When moving from one programming language to another, it's easy to slip into idioms that might be appropriate in one, but are wildly out of place in another. Tammy's company has some veteran developers who spent most of their careers developing in COBOL, and now' they're developing in C#. As sufficiently determined programmers, they're finding ways to write COBOL in C#. Bad COBOL.

Methods tend towards long- one thousand lines of code isn't unusual. Longer methods exist. Every method starts with a big long pile of variable declarations. Objects are used more as namespaces than anything relating to object-oriented design. So much data is passed around as 2D arrays, because someone liked working with data like it lived in a table.

But this method comes from one specific developer, who had been with the company for 25+ years. Tammy noticed it because, well, it's short, and doesn't have much by way of giant piles of variables. It's also, in every way, wrong.

public static bool _readOnlyMode; public static bool _hasDataChanged; //... public bool HasDataChanged() { try { if (_readOnlyMode == false) { _hasDataChanged = true; btnPrint.Enabled = true; btnPrintPreview.Enabled = true; btnSave.Enabled = true; btnCancel.Enabled = true; } } catch (Exception ex) { } }

So, first, we note that _reandOnlyMode and _hasDataChanged are static, reinforcing the idea that this class isn't an object, but it's a namespace for data. Except the method, HasDataChanged isn't static, which is going to be fun for everyone else trying to trace through how data and values change. Note, also, that these names use the _ prefix, a convention used to identify private variables, but these are explicitly public.

The method is marked as a bool function, but never returns a value. The name and signature imply that this is a simple "question" method: has the data changed? True or false. But that's not what this method does at all. It checks if _readOnlyMode is false, and if it is, we enable a bunch of controls and set _hasDataChanged to true. Instead of returning a value, we are just setting the global public static variable _hasDataChanged.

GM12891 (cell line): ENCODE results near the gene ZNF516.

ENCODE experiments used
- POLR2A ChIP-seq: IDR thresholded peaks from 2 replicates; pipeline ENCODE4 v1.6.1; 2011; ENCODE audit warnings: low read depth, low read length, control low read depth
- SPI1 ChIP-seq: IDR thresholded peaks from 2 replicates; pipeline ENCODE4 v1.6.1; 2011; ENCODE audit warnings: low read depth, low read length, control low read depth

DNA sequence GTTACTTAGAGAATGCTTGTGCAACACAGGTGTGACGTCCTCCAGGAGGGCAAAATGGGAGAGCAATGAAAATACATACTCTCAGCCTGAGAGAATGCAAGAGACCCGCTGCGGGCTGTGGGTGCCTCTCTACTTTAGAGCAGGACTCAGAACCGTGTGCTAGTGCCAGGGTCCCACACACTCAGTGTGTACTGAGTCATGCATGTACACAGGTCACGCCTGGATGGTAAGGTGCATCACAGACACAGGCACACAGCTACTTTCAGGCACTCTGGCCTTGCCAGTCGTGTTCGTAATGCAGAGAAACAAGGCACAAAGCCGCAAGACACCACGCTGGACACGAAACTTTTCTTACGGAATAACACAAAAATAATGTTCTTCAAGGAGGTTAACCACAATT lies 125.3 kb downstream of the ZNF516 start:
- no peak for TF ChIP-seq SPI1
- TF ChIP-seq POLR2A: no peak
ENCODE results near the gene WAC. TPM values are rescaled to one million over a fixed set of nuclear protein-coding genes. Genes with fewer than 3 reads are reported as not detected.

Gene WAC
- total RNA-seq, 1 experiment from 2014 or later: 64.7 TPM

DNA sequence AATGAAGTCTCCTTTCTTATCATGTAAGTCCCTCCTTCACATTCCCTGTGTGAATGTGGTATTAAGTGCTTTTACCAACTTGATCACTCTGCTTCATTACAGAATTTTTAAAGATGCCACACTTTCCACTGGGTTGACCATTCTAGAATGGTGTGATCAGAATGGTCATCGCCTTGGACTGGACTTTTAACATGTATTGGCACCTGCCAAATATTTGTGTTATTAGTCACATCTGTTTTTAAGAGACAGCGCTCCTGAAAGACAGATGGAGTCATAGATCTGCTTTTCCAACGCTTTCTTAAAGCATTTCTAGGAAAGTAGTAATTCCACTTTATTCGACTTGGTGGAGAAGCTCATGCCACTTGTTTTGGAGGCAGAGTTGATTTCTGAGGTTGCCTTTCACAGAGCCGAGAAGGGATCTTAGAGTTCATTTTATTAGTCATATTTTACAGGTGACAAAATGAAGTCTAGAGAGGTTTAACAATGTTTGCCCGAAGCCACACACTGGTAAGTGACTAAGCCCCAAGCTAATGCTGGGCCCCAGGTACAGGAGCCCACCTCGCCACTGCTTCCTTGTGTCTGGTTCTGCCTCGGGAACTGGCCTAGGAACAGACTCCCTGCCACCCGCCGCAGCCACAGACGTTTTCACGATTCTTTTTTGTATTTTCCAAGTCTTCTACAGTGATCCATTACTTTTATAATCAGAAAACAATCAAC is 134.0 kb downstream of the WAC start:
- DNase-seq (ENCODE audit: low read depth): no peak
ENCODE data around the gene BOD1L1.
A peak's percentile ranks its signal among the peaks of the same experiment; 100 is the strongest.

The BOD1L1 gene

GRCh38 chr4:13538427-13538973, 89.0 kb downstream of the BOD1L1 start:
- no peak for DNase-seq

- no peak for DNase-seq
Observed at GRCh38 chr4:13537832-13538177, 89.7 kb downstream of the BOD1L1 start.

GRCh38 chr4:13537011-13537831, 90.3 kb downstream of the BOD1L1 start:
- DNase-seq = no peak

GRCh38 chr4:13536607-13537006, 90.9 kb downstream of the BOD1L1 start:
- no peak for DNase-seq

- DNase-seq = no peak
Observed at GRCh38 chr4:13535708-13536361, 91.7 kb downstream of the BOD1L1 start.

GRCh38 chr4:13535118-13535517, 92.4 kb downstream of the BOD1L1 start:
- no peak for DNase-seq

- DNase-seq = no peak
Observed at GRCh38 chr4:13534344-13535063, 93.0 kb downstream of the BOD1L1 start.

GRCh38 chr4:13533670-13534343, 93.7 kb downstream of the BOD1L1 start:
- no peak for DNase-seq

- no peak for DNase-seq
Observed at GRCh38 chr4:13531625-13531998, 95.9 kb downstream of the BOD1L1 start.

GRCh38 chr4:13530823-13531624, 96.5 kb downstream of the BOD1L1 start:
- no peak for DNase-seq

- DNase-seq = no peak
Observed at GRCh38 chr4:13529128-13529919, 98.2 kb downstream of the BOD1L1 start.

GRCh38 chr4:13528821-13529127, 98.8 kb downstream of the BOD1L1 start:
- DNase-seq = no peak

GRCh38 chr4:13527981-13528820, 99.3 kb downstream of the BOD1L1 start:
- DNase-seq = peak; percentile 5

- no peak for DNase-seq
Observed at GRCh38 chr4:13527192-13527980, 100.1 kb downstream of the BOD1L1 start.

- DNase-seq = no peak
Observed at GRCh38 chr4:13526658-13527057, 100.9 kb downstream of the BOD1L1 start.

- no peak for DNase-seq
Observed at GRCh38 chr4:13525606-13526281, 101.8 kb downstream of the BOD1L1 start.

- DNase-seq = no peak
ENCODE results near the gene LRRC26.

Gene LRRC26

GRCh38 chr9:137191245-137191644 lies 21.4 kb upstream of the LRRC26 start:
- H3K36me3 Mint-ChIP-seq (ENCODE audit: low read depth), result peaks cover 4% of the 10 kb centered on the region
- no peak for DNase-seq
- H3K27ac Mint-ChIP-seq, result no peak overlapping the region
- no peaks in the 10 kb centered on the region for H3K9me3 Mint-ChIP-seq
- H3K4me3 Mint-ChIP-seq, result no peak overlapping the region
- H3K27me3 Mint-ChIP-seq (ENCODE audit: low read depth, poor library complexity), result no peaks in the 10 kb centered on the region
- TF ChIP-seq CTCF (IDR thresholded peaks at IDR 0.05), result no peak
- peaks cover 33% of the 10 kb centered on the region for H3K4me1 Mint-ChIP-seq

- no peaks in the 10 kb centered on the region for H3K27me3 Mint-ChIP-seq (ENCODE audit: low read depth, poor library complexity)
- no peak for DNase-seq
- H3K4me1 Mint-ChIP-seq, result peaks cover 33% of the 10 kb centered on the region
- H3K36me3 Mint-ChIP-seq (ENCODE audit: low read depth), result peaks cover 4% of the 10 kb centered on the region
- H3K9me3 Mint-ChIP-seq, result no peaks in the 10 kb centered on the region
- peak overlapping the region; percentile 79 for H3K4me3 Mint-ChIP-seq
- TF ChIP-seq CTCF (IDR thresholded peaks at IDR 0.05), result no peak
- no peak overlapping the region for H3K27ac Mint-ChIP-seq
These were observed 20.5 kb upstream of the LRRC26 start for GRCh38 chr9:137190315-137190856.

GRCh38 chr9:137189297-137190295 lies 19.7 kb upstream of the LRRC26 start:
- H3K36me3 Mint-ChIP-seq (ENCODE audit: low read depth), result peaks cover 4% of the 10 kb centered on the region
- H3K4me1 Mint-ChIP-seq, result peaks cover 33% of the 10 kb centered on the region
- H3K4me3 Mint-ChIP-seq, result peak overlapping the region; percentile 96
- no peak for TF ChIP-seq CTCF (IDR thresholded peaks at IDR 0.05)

And the whole thing is wrapped up in an exception handler that ignores the exception. Which, either none of this code could ever throw an exception, making that pointless, or there's no guarantee that all the btn… objects actually exist and there's a chance of null reference exceptions.

Tammy has inherited this application, and her assignment is to perform "maintenance". This means she doesn't touch the code until something breaks, then she spends a few days trying to replicate the error and then pick apart the thicket of global variables and spaghetti code to understand what went wrong, then usually instead of changing the code, she provides the end user with instructions on how to enter that data in a way that won't cause the application to crash, or manually updates a database record that's causing the crash. "Maintenance" means "keep in the same way", not "fix anything".

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